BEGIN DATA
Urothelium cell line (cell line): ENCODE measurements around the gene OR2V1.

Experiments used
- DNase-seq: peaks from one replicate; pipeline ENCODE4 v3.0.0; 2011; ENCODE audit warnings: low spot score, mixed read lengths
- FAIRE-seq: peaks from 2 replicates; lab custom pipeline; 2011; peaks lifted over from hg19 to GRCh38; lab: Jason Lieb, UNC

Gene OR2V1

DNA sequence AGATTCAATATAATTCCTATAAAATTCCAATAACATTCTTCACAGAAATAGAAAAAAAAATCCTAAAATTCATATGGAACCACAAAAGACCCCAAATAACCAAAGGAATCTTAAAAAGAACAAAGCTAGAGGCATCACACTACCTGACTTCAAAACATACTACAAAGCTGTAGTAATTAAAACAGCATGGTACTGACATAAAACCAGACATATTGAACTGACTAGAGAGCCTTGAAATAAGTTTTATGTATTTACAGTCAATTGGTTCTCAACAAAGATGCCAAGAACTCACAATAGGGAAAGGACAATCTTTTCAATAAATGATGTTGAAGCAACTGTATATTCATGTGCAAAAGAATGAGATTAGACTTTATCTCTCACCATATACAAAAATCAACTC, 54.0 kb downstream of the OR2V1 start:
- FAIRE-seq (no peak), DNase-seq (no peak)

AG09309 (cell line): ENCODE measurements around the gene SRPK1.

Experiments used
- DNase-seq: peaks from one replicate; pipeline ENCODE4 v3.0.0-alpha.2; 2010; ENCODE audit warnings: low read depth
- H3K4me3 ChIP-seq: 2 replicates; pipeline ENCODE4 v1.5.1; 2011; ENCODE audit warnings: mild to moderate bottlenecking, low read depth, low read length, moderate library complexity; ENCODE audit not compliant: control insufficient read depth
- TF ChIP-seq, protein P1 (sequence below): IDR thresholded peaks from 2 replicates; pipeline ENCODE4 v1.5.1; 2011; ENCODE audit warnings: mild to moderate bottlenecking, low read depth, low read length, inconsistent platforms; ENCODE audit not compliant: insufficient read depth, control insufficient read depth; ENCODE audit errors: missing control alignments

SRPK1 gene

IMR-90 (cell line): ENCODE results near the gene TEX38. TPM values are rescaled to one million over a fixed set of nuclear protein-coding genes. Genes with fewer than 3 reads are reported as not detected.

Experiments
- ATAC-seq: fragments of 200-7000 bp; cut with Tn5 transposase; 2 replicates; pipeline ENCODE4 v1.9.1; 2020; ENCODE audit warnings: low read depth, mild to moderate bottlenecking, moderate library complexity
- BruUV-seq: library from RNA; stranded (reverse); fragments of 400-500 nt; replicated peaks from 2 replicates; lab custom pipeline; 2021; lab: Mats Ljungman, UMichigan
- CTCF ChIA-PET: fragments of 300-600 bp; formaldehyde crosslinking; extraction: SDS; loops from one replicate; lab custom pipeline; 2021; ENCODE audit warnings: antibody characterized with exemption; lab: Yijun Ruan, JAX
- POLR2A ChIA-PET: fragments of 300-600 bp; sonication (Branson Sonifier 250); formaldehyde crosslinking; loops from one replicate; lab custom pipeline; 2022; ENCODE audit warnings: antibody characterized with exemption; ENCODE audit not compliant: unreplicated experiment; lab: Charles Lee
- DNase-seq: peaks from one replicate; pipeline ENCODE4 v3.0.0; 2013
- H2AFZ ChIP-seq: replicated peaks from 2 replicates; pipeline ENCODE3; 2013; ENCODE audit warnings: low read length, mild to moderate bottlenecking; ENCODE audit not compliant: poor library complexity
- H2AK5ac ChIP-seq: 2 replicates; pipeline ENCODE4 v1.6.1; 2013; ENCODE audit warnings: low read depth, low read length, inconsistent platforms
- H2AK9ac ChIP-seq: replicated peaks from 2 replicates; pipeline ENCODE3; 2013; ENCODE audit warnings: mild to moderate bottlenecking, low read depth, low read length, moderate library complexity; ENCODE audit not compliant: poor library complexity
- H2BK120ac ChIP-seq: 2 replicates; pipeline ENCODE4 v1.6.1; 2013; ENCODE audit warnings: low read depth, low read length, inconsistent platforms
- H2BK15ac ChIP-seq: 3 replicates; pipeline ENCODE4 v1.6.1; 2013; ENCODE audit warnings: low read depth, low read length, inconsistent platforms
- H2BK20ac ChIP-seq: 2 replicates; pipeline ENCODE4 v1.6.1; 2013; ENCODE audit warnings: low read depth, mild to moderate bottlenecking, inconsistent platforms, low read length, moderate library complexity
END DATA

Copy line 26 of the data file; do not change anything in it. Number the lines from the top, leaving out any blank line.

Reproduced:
- H2BK20ac ChIP-seq: 2 replicates; pipeline ENCODE4 v1.6.1; 2013; ENCODE audit warnings: low read depth, mild to moderate bottlenecking, inconsistent platforms, low read length, moderate library complexity